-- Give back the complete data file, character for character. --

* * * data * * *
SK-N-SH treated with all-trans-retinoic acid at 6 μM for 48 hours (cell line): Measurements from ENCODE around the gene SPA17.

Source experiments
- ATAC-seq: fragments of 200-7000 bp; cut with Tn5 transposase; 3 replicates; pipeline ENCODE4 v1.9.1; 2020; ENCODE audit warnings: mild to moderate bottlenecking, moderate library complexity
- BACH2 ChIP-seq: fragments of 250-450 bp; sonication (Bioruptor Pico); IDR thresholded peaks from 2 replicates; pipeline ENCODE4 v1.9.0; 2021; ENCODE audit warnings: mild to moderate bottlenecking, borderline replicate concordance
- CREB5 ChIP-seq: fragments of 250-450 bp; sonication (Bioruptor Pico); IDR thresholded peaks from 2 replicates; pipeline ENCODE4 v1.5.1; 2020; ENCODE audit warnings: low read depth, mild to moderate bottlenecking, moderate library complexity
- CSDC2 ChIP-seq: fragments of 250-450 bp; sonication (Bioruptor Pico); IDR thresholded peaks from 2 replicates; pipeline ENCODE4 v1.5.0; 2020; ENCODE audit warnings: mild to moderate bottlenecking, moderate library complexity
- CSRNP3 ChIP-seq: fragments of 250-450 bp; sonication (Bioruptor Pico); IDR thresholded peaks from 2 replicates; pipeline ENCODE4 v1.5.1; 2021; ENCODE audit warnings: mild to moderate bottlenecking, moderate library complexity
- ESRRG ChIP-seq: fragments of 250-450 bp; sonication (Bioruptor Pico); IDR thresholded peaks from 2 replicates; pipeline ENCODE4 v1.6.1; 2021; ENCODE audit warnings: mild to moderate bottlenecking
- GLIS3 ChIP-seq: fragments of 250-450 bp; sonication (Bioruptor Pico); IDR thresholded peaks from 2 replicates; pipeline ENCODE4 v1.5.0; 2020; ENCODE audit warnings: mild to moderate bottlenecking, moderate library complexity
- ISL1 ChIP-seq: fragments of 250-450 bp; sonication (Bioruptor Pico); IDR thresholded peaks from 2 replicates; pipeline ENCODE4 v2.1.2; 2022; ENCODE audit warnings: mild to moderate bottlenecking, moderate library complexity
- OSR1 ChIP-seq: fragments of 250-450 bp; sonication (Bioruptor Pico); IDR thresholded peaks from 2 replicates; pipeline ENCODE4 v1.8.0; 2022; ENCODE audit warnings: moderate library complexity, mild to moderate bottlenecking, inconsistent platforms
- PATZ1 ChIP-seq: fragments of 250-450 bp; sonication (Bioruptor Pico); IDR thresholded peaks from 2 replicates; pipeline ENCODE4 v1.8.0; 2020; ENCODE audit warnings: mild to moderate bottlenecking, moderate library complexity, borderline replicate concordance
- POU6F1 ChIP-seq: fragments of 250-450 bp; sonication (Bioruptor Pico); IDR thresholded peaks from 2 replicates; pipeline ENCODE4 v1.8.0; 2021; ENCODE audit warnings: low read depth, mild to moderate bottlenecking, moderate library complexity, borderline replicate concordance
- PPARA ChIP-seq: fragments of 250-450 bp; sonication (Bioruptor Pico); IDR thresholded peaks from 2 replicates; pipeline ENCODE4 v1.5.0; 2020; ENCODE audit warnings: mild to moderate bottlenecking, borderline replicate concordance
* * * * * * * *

SK-N-SH treated with all-trans-retinoic acid at 6 μM for 48 hours (cell line): Measurements from ENCODE around the gene SPA17.

Source experiments
- ATAC-seq: fragments of 200-7000 bp; cut with Tn5 transposase; 3 replicates; pipeline ENCODE4 v1.9.1; 2020; ENCODE audit warnings: mild to moderate bottlenecking, moderate library complexity
- BACH2 ChIP-seq: fragments of 250-450 bp; sonication (Bioruptor Pico); IDR thresholded peaks from 2 replicates; pipeline ENCODE4 v1.9.0; 2021; ENCODE audit warnings: mild to moderate bottlenecking, borderline replicate concordance
- CREB5 ChIP-seq: fragments of 250-450 bp; sonication (Bioruptor Pico); IDR thresholded peaks from 2 replicates; pipeline ENCODE4 v1.5.1; 2020; ENCODE audit warnings: low read depth, mild to moderate bottlenecking, moderate library complexity
- CSDC2 ChIP-seq: fragments of 250-450 bp; sonication (Bioruptor Pico); IDR thresholded peaks from 2 replicates; pipeline ENCODE4 v1.5.0; 2020; ENCODE audit warnings: mild to moderate bottlenecking, moderate library complexity
- CSRNP3 ChIP-seq: fragments of 250-450 bp; sonication (Bioruptor Pico); IDR thresholded peaks from 2 replicates; pipeline ENCODE4 v1.5.1; 2021; ENCODE audit warnings: mild to moderate bottlenecking, moderate library complexity
- ESRRG ChIP-seq: fragments of 250-450 bp; sonication (Bioruptor Pico); IDR thresholded peaks from 2 replicates; pipeline ENCODE4 v1.6.1; 2021; ENCODE audit warnings: mild to moderate bottlenecking
- GLIS3 ChIP-seq: fragments of 250-450 bp; sonication (Bioruptor Pico); IDR thresholded peaks from 2 replicates; pipeline ENCODE4 v1.5.0; 2020; ENCODE audit warnings: mild to moderate bottlenecking, moderate library complexity
- ISL1 ChIP-seq: fragments of 250-450 bp; sonication (Bioruptor Pico); IDR thresholded peaks from 2 replicates; pipeline ENCODE4 v2.1.2; 2022; ENCODE audit warnings: mild to moderate bottlenecking, moderate library complexity
- OSR1 ChIP-seq: fragments of 250-450 bp; sonication (Bioruptor Pico); IDR thresholded peaks from 2 replicates; pipeline ENCODE4 v1.8.0; 2022; ENCODE audit warnings: moderate library complexity, mild to moderate bottlenecking, inconsistent platforms
- PATZ1 ChIP-seq: fragments of 250-450 bp; sonication (Bioruptor Pico); IDR thresholded peaks from 2 replicates; pipeline ENCODE4 v1.8.0; 2020; ENCODE audit warnings: mild to moderate bottlenecking, moderate library complexity, borderline replicate concordance
- POU6F1 ChIP-seq: fragments of 250-450 bp; sonication (Bioruptor Pico); IDR thresholded peaks from 2 replicates; pipeline ENCODE4 v1.8.0; 2021; ENCODE audit warnings: low read depth, mild to moderate bottlenecking, moderate library complexity, borderline replicate concordance
- PPARA ChIP-seq: fragments of 250-450 bp; sonication (Bioruptor Pico); IDR thresholded peaks from 2 replicates; pipeline ENCODE4 v1.5.0; 2020; ENCODE audit warnings: mild to moderate bottlenecking, borderline replicate concordance